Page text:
Also, police were called in 2002 when a different woman said he was “lurking” outside her home, according to an account by the Associated Press. Charges were not brought against Walker.

In large part, Walker and his defenders have offered his 2008 book about his struggles with dissociative identity disorder up as a counterpoint and redemption story to these claims.

Grossman’s son with Walker, Christian Walker, alleged on Twitter on Monday night that his father “threatened to kill us” and caused him and his mother to move six times in six months “running from your violence.”

On Tuesday, Christian Walker posted two short videos online: “We were told at the beginning of this he was going to get ahead of his past, hold himself accountable and all of these different things. And that would have been fine. He didn’t do any of that.”

Christian Walker also addressed his three half-siblings, who his father had not publicly discussed before the campaign. Walker’s campaign initially acknowledged that the football star had one child out of wedlock and subsequently acknowledged two others.

“He has four kids, four different women, wasn’t in the house raising any of them,” Christian Walker said in a video, accusing his father of hypocrisy for presenting himself as pro-family when he abandoned his own. Christian Walker has not responded to multiple attempts to contact him.

Asked for comment Monday on Christian Walker’s postings, the Herschel Walker campaign pointed to a tweet from the candidate. “I LOVE my son no matter what,” Herschel Walker wrote on Twitter shortly after his son’s messages posted.

Many in Georgia’s political class followed Twitter in real time Monday night, texting each other back and forth about the Daily Beast story, Christian Walker’s tweetstorm, and the implications of both on Walker’s chances of becoming senator, said one Republican strategist who spoke on the condition of anonymity to speak more freely about the situation.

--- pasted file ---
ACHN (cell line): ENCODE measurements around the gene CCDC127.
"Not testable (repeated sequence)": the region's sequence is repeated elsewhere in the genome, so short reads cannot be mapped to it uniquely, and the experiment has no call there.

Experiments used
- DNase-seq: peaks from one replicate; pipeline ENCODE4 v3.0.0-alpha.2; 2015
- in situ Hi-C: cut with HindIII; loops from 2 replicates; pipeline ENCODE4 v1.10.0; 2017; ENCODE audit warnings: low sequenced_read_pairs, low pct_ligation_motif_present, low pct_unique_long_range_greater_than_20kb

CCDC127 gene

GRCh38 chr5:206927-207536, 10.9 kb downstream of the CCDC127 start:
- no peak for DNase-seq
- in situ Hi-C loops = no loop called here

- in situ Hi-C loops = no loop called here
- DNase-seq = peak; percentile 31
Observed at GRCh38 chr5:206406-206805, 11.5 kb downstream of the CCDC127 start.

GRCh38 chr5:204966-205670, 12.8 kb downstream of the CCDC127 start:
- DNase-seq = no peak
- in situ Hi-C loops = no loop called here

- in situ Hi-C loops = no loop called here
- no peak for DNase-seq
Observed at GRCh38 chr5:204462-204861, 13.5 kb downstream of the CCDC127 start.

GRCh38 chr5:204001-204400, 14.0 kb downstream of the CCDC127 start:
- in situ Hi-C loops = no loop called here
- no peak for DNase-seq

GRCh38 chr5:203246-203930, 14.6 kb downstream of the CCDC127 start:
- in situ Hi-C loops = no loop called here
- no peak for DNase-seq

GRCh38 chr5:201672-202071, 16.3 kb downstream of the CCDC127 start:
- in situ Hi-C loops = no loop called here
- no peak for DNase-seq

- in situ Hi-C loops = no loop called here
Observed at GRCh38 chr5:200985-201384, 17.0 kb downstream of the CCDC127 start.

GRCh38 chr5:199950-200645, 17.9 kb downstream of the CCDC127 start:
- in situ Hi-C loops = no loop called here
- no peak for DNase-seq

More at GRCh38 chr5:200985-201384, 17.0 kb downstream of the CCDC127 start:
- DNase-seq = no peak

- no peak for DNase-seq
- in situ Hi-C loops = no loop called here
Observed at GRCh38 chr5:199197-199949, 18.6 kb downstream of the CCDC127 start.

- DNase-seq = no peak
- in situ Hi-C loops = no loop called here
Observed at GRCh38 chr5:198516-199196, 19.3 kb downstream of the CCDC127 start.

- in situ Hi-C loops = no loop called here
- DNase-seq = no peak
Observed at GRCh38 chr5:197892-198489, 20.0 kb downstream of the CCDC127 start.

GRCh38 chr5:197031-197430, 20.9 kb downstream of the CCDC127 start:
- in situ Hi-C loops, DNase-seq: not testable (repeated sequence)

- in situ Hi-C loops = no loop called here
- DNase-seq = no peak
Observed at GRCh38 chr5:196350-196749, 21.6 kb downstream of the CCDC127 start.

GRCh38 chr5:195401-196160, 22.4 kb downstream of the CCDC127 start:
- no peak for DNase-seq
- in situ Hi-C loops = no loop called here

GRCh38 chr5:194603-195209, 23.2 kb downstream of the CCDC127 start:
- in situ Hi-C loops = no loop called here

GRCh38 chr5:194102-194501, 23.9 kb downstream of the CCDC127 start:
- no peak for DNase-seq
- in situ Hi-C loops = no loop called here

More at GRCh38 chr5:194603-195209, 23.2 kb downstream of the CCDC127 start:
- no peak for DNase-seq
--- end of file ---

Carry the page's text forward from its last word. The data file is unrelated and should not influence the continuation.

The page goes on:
Some openly wondered whether this would be a decisive blow to the campaign, while others questioned the legal process and electoral implications of trying to replace Walker on the ballot, according to the strategist. Some worried that Monday’s report would not be the last about Walker before the election.

Other Republicans said they believe concerns about inflation and other matters will spur voters to pick GOP candidates such as Walker over Democrats, the party in power at the federal level.

No matter how they felt about him, Republicans agreed that Walker would be the GOP representative on the ballot and nothing would change that.

“We’re kind of stuck,” Flynn said.

Wootson reported from Washington. Hannah Knowles contributed to this report.

The 2022 Midterm Elections

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What the results mean for 2024: A Republican Party red wave seems to be a ripple after Republicans fell short in the Senate and narrowly won control in the House. Donald Trump announced his 2024 presidential campaign on Tuesday, experts helped us game out what would happen if he wins again.

Key issue: Abortion rights advocates scored major victories in the first nationwide election since the Supreme Court overturned Roe v. Wade. Here’s how abortion access fared on the ballot in nine states.